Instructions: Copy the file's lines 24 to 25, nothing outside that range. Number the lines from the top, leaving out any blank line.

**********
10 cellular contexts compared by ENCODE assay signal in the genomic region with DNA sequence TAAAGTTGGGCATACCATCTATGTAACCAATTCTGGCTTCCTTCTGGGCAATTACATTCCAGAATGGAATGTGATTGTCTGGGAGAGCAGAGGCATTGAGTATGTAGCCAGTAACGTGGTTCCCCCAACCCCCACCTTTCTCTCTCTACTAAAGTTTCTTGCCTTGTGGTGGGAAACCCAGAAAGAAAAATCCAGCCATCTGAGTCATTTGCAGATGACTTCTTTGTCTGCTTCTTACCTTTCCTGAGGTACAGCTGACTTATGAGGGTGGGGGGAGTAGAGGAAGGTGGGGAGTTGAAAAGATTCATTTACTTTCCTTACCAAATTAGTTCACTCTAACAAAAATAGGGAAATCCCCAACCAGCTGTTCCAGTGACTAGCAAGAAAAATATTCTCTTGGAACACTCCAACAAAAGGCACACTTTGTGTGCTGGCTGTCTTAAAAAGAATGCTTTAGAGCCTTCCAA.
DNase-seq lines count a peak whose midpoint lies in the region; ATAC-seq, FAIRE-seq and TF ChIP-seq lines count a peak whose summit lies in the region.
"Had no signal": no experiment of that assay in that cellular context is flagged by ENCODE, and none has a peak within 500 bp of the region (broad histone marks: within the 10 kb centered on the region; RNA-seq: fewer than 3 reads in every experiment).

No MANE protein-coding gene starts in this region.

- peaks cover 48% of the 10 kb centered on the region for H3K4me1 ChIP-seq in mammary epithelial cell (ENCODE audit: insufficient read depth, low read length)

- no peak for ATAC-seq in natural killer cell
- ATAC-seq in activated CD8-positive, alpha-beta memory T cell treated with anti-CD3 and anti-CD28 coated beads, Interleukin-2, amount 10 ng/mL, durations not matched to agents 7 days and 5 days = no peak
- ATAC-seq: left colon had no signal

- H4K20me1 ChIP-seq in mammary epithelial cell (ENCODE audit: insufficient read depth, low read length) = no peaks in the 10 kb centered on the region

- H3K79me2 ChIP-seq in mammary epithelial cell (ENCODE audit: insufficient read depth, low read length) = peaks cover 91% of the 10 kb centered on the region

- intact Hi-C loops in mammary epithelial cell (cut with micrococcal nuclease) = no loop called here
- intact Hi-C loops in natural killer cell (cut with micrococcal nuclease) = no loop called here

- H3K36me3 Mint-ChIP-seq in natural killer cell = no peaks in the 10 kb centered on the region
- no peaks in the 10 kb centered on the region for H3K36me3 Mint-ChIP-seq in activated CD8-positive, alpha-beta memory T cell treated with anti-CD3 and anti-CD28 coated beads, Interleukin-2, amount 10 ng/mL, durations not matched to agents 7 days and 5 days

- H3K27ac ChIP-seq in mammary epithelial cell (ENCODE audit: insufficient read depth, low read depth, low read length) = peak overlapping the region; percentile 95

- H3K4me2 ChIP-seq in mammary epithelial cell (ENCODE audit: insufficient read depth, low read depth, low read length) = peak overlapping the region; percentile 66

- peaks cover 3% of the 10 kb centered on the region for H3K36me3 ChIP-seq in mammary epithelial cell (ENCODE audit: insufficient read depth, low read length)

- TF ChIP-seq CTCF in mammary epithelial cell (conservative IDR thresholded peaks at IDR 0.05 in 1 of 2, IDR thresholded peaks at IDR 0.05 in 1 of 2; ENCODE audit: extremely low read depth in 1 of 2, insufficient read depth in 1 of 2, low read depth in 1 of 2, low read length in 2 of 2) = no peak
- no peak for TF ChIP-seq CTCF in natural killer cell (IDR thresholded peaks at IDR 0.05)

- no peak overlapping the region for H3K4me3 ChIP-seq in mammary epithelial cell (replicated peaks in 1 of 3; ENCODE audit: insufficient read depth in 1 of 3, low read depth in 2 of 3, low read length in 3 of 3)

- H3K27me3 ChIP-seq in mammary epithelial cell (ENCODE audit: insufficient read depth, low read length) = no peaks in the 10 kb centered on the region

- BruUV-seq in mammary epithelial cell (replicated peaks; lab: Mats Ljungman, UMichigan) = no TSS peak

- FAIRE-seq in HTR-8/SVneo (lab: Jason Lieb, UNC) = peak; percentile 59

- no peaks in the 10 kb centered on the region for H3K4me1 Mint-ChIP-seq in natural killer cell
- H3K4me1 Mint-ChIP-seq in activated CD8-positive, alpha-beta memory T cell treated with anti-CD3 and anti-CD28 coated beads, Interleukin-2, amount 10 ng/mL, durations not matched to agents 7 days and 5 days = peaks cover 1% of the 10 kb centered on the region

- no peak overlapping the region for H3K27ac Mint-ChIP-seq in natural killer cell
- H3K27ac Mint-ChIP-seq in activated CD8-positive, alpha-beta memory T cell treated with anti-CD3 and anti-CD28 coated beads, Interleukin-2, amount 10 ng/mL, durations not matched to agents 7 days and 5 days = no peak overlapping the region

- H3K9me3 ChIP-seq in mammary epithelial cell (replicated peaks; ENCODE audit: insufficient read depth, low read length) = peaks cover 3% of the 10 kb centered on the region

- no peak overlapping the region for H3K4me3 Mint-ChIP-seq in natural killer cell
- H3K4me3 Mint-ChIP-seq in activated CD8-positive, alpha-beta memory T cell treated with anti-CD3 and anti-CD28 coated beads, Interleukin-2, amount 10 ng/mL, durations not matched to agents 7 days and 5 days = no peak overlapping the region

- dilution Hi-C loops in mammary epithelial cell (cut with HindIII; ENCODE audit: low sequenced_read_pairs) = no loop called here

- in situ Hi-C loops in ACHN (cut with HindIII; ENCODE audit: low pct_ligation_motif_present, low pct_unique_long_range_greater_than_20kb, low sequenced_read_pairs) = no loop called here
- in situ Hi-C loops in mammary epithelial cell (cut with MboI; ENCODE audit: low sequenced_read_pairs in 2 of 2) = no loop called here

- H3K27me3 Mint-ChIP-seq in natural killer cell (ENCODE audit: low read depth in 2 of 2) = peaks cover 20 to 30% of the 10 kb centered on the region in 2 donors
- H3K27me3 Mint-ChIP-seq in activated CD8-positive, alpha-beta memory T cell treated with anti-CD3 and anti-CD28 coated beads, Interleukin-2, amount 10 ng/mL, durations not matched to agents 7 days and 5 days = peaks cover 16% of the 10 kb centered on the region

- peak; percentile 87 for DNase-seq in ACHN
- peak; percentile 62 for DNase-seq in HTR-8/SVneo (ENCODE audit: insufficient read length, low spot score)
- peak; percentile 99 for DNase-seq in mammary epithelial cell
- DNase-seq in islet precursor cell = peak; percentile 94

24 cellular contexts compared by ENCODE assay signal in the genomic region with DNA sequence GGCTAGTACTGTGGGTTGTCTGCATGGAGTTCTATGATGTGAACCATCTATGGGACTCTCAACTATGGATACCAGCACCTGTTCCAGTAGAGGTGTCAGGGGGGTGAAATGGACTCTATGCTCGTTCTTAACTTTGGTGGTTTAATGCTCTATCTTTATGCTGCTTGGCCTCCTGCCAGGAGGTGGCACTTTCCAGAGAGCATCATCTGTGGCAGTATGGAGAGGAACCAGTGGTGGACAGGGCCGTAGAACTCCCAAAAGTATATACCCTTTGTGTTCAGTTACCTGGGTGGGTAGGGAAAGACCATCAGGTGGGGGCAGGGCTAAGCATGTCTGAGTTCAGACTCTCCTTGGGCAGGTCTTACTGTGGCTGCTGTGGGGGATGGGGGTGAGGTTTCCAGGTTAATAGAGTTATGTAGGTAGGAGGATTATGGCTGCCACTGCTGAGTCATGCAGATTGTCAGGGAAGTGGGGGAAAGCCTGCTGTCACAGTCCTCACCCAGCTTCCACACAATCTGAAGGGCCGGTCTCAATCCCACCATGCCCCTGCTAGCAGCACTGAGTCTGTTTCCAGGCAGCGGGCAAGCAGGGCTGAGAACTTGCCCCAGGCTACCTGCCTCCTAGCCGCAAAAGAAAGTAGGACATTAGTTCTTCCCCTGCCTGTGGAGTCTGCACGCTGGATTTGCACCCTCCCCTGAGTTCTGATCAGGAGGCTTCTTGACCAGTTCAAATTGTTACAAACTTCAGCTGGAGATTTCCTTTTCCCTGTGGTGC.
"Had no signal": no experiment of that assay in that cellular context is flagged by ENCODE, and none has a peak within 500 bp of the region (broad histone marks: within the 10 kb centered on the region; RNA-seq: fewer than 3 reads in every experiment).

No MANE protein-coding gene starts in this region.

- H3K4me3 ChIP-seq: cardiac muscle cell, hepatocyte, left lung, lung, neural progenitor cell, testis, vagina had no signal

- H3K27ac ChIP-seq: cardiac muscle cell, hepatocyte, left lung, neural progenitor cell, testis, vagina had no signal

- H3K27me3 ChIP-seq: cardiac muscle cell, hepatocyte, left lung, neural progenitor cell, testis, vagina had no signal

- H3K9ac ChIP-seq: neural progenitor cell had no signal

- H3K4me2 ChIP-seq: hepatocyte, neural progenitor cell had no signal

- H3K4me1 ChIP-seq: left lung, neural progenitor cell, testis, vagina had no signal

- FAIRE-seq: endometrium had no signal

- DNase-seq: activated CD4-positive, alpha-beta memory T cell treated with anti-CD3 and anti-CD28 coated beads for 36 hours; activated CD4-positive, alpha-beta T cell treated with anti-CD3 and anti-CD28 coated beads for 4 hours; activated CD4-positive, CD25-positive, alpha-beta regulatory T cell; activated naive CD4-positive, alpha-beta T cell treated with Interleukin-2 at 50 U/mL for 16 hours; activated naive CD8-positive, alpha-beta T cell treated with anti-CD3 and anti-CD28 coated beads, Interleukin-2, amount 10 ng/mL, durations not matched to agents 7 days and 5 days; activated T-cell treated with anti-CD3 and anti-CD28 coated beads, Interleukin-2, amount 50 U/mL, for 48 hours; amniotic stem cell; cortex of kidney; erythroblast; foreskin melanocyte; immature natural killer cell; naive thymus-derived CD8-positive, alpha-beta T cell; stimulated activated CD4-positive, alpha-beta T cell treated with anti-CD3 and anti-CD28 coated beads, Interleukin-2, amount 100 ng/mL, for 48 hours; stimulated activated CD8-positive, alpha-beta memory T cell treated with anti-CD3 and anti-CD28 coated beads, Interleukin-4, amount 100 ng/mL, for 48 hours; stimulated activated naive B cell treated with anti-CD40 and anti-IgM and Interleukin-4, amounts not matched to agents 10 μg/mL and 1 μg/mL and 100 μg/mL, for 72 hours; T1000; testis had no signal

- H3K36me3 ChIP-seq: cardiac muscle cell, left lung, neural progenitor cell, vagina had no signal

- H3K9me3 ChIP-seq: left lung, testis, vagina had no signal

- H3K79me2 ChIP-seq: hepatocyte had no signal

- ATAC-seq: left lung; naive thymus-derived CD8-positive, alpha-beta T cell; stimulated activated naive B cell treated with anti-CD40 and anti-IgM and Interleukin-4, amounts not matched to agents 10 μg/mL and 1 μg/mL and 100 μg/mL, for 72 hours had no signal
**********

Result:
- no peaks in the 10 kb centered on the region for H3K4me1 Mint-ChIP-seq in natural killer cell
- H3K4me1 Mint-ChIP-seq in activated CD8-positive, alpha-beta memory T cell treated with anti-CD3 and anti-CD28 coated beads, Interleukin-2, amount 10 ng/mL, durations not matched to agents 7 days and 5 days = peaks cover 1% of the 10 kb centered on the region